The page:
My wife’s company had a few empty dormitories available east of Tampa that were used to house migrant farm workers. We, and several of her staff, fled there.  Amy and I helped the site staff make ready for the impending doom. Then, during the night the storms trajectory changed again it appeared like the Tampa area was going to suffer the worst of IRMA, and Homestead was going to be spared.

We had to evacuate again thanks to the change in the storm’s path.  We decided to drive back to our house and ride out the fury there. IRMA made landfall as we entered the city limits of Miami. We were the only ones on the highway as we continued south at close to 100 miles per hour. As we arrived, the winds were already howling and the rain was beginning to fall. It was eery to drive along an abandoned highway that is normally bumper to bumper most times of the day.

The storm raged for several hours.  The children and pets stayed in our closet in our room.  We were blessed to have electricity throughout the storm--one of very few that did.  It sounded like wild beasts scratching and gnawing at the windows and walls. The high pitched scream of the wind was like listening to a witch cackle and scream.  We snuggled and sang songs, watched movies, and ate our “hurricane snacks” that we normally would not eat. There was little sleep that night.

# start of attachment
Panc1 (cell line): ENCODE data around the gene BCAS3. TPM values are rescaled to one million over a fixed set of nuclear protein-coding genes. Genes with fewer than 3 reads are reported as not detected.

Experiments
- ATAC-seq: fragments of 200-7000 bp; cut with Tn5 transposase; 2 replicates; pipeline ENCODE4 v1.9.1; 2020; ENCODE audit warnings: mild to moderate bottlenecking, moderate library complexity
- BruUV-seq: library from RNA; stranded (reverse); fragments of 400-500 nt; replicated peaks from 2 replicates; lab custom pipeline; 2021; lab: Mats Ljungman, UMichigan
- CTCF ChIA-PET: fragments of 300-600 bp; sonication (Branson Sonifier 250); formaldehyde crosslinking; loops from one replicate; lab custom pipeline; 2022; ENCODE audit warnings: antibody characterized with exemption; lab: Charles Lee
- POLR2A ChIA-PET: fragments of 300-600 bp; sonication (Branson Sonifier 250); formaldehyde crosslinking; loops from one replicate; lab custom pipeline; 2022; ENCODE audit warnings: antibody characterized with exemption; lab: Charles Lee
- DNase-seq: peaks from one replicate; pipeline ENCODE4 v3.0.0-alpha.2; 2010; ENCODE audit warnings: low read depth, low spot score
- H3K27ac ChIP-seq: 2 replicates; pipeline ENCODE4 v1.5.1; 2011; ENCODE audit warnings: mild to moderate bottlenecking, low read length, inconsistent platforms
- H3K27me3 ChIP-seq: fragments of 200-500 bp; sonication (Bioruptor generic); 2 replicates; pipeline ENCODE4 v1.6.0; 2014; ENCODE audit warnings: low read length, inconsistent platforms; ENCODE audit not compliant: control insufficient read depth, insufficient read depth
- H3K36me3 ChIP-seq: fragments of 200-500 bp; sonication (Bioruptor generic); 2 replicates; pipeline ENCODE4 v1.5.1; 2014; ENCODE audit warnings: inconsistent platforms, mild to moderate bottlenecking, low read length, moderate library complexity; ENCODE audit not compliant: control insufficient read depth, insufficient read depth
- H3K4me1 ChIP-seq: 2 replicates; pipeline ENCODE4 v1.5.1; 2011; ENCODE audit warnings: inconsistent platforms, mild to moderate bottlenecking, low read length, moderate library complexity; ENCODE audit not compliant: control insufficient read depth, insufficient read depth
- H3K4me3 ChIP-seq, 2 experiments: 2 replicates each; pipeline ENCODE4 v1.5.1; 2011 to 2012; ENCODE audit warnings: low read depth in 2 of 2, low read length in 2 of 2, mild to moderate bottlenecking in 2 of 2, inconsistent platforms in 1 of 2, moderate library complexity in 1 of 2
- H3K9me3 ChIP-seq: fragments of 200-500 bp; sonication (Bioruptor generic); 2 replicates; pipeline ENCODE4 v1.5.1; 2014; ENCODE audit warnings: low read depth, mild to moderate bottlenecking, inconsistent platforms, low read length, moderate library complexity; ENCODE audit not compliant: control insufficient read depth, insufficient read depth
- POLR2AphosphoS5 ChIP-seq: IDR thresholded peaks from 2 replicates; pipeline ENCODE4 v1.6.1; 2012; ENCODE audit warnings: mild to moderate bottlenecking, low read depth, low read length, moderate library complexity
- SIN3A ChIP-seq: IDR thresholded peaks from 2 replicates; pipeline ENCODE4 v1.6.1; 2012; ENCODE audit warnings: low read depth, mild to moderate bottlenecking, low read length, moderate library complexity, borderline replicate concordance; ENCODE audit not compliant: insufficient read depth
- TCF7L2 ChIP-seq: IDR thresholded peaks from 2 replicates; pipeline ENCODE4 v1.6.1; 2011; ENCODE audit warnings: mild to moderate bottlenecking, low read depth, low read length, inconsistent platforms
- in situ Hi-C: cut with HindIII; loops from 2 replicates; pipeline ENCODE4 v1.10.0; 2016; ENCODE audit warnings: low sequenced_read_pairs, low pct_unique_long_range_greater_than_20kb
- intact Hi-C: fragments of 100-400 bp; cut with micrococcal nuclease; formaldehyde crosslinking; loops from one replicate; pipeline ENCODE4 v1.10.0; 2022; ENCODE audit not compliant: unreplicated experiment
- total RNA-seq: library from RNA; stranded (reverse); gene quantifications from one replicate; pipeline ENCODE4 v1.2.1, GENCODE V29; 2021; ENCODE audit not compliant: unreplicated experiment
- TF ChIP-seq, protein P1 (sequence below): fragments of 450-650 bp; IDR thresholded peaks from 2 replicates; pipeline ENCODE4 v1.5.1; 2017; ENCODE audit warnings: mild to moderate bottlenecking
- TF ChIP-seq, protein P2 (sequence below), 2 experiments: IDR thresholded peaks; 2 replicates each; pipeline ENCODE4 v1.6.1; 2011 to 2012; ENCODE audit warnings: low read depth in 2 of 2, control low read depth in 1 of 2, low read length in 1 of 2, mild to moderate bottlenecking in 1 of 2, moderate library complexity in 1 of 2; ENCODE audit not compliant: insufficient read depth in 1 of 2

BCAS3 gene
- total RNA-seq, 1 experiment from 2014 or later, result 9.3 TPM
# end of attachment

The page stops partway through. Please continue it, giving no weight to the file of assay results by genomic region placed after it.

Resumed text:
IRMA passed, and all that was left was oppressive humidity, heat and downed trees everywhere. I began the work to clean up, help where I could, and try to bring normalcy back to our home. Weeks passed and normalcy did return.  The kids went back to school, and I went back to . . . No, honestly I sat down. I didn't feel like leaving the house and exploring Florida anymore. I didn't want to go outside, I couldn't see the beauty around me to take pictures and put them up on Facebook. I was exhausted and depressed.   

By October, a week had gone by and the only time I left the house was to pick the children up from school. Florida had lost its appeal. I had slipped back into my old habits of hibernating in a darkened room, staring at a computer screen and waiting for the pain to go away. Like always the pain only continued, the depression only intensified, the uncontrolled and racing thoughts became louder and louder. By November, I was nearly suicidal.

I had heard of an agency called Mujer.  It was a place that helped all survivors of rape and abuse, as well as other community services.  It was different from the Wings Foundation in Denver in that Mujer was a more inclusive agency that helped those from the initial crisis to court dates and prosecuting perpetrators to counseling the survivors as well as survivor led support groups.  It was time to get help. I didn't like feeling this way anymore. It was a stark contrast to a few years ago when I didn't like feeling happy. Now, I didn't like feeling depressed.

I made the call and told the woman on the other end of the line that I wanted to make this Christmas season without being suicidal. She agreed that this was a good idea and that I needed to come in to the office and complete an intake.  I was assigned a counselor and scheduled my first appointment.

It really was very confusing to me. I was in paradise. I was a few short miles from Key Largo, a place so beautiful that the “Beach Boys” sang a song about it. Nobody ever sang a song about East Denver, or the high plains of Colorado. Why was I feeling this way?